Many people may be shocked to learn that there are traces of arsenic absorbed into seemingly-healthy foods like vegetables, fruits and grains. Rice has a tendency to absorb more arsenic than other foods. The impact of inorganic arsenic on babies has become a particular concern for the U.S. Food and Drug Administration. This is the more toxic, carcinogenic form of arsenic.
Infants, relative to their size, eat about triple the amount of rice as adults. For many infants, rice cereal is a key part of their diet. The FDA has found that arsenic exposure can decrease a child's cognitive and learning skills.
FDA Proposes Limits on Arsenic in Baby Cereal
The FDA has now proposed limiting the amount of inorganic arsenic that can be included in baby cereal to 100 parts per billion. One of -- if not the -- leading names in baby foods, Gerber, says that its products already meet the proposed guidelines. Gerber issued a statement saying, "We have ... some of the lowest levels of this element in U.S. grown rice."
One doctor who works for Consumer Reports says that the proposed FDA guidelines don't go far enough. The doctor notes they don't address other rice products, such as ready-to-eat cereals, often consumed by children.
The proposed FDA limits still have to be approved. In the meantime, pediatricians and the FDA have some advice for protecting their infants from too much arsenic consumption. For example, feed your baby barley, oat and multigrain cereals instead of, or in addition to, rice-based cereals.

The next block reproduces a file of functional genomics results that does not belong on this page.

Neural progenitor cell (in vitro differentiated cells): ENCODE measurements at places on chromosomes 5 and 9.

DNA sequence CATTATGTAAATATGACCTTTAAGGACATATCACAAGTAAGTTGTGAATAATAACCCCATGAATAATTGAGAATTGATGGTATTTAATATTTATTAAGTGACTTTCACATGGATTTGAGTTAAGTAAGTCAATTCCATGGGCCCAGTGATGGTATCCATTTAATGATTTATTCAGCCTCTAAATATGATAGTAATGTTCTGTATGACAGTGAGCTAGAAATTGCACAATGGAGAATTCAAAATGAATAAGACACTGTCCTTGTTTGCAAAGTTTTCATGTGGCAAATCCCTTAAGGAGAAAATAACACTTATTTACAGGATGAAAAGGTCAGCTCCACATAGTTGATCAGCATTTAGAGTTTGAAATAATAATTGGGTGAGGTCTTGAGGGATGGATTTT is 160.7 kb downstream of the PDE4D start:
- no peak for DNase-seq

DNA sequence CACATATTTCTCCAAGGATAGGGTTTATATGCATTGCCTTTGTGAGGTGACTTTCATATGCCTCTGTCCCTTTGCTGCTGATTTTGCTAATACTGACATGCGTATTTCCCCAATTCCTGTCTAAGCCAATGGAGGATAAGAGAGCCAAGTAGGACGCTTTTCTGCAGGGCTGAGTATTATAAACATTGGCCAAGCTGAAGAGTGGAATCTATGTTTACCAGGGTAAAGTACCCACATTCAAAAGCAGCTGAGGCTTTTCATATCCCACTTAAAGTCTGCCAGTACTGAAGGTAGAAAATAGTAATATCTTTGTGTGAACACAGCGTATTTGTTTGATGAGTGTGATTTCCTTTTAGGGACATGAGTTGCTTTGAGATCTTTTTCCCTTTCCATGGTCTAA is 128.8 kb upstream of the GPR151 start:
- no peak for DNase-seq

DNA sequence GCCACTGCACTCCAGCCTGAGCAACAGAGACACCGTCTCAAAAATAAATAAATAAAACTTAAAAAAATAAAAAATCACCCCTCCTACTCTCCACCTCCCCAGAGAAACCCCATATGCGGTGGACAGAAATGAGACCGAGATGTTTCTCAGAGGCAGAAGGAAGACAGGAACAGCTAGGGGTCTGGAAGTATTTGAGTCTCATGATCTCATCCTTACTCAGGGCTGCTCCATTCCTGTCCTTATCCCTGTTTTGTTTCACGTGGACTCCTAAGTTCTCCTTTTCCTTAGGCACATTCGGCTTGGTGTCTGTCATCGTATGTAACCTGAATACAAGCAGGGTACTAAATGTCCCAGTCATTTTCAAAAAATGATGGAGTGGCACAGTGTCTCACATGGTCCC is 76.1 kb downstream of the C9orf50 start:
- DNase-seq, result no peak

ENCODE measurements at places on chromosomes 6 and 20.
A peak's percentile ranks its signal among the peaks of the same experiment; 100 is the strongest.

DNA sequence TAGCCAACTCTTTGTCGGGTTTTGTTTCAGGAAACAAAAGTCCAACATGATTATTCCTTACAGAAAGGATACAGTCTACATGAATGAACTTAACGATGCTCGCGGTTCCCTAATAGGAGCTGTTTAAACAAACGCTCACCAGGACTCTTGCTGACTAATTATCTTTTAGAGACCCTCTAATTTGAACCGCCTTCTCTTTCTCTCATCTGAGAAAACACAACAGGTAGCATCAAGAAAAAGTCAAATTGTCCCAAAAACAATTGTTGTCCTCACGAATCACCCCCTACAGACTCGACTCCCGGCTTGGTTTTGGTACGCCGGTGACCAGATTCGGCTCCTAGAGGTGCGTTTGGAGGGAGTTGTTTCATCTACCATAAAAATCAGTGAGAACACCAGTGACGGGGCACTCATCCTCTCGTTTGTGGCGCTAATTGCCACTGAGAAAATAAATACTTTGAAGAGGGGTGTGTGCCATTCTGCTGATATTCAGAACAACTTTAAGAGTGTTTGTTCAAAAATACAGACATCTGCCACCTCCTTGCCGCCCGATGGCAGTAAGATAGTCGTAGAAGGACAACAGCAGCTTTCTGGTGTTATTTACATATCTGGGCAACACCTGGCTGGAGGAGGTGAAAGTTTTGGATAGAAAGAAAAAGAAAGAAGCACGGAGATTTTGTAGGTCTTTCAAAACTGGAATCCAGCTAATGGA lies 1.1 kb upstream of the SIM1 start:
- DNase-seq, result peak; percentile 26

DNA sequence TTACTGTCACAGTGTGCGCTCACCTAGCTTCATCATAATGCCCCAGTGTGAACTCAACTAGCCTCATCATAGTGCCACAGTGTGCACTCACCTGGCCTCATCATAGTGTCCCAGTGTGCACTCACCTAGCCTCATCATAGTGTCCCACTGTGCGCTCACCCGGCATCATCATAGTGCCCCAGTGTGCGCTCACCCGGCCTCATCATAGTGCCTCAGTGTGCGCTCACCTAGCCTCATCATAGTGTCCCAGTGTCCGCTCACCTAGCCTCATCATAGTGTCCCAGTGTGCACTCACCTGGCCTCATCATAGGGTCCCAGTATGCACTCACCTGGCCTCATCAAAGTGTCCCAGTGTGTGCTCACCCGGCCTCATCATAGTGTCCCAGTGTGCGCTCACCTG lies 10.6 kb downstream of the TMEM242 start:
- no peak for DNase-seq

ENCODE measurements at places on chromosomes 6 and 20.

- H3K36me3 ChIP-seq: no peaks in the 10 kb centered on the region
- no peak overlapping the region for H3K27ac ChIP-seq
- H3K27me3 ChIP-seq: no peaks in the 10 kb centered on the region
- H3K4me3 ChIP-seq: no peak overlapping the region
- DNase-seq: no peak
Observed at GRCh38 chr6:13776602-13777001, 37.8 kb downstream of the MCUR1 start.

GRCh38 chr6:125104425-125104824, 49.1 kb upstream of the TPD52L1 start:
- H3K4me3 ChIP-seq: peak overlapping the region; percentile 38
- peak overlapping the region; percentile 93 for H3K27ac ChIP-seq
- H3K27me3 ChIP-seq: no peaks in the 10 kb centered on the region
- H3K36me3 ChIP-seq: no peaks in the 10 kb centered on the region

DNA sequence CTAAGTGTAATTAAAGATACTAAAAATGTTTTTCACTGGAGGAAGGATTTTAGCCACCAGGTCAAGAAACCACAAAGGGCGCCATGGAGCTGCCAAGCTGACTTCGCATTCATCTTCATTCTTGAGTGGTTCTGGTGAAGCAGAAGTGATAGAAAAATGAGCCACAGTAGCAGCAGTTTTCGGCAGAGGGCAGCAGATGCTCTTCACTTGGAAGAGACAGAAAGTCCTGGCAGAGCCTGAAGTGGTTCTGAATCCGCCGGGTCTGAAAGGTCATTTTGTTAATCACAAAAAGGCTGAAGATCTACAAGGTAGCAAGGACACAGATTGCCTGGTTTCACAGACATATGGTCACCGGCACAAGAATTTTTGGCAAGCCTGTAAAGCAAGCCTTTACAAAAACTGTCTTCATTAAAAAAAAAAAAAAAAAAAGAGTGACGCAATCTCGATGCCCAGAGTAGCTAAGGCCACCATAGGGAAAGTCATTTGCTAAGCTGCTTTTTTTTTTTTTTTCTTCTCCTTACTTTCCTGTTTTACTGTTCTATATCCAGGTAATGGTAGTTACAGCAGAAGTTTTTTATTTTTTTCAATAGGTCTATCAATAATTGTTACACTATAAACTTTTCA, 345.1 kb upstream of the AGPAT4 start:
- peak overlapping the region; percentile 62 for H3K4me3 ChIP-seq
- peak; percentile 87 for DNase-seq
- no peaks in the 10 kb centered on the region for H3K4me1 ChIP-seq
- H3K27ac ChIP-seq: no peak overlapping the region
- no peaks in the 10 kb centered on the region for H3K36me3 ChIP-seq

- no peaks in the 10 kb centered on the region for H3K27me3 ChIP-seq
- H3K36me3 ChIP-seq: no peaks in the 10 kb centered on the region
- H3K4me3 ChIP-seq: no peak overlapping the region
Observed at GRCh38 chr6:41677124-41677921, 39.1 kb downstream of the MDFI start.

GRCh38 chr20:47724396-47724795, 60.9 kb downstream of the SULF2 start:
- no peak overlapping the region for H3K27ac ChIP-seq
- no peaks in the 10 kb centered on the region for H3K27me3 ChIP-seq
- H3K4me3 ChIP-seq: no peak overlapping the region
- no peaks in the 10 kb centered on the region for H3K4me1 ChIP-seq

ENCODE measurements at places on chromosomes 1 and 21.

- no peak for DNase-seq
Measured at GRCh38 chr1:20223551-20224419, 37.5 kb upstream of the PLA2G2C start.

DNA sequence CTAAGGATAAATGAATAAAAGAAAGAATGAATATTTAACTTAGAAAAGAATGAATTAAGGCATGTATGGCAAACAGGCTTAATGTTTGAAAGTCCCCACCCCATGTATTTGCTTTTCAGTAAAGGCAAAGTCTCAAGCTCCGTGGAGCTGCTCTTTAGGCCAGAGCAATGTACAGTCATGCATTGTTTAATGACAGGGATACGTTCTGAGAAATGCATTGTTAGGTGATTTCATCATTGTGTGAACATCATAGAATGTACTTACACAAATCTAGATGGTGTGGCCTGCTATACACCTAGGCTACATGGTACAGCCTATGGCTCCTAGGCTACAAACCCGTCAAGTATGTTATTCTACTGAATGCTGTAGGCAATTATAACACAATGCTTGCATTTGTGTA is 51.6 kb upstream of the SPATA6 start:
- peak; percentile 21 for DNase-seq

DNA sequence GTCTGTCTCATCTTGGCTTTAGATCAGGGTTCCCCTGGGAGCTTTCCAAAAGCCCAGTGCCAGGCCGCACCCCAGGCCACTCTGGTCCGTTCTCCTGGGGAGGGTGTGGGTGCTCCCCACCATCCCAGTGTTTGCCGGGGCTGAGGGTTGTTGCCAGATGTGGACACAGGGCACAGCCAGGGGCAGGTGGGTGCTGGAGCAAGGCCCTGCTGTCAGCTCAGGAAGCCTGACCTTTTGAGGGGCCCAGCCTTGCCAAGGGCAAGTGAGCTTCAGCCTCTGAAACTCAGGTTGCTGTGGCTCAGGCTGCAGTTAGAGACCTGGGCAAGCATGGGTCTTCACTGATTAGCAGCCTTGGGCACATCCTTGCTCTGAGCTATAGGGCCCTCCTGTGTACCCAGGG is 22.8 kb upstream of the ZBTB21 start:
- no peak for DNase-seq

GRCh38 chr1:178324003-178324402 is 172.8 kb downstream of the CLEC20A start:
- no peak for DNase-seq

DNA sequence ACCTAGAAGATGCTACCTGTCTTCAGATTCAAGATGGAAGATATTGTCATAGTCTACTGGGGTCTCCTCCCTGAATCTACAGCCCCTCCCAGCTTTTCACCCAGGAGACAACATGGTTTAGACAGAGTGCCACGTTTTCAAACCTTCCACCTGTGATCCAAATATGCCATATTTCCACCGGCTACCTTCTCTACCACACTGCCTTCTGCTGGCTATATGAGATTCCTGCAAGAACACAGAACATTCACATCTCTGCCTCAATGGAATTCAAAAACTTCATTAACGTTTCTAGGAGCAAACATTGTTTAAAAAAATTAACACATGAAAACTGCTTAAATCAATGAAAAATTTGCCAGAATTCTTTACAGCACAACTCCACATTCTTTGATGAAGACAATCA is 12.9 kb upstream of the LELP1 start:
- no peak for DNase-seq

Caution Is Advised for Pregnant Women
The FDA also cautions pregnant women against eating too much rice. The consumption of inorganic arsenic has been linked to adverse pregnancy outcomes. Just as with infants, pregnant women are advised to eat a variety of grains, including barley, oats and wheat, as part of a healthy diet.
It remains to be seen whether the FDA's proposed guidelines are approved. However, regardless of the outcome, it's essential for consumers to know the potential dangers associated with the food they consume, and particularly with the food they feed their children. While some illnesses and other harmful effects are more easily traceable than others, when people believe that they or a loved one have been harmed by something in their food, it may be worth seeking legal guidance. Doing so can hold food producers accountable and perhaps save other consumers from harm or worse.
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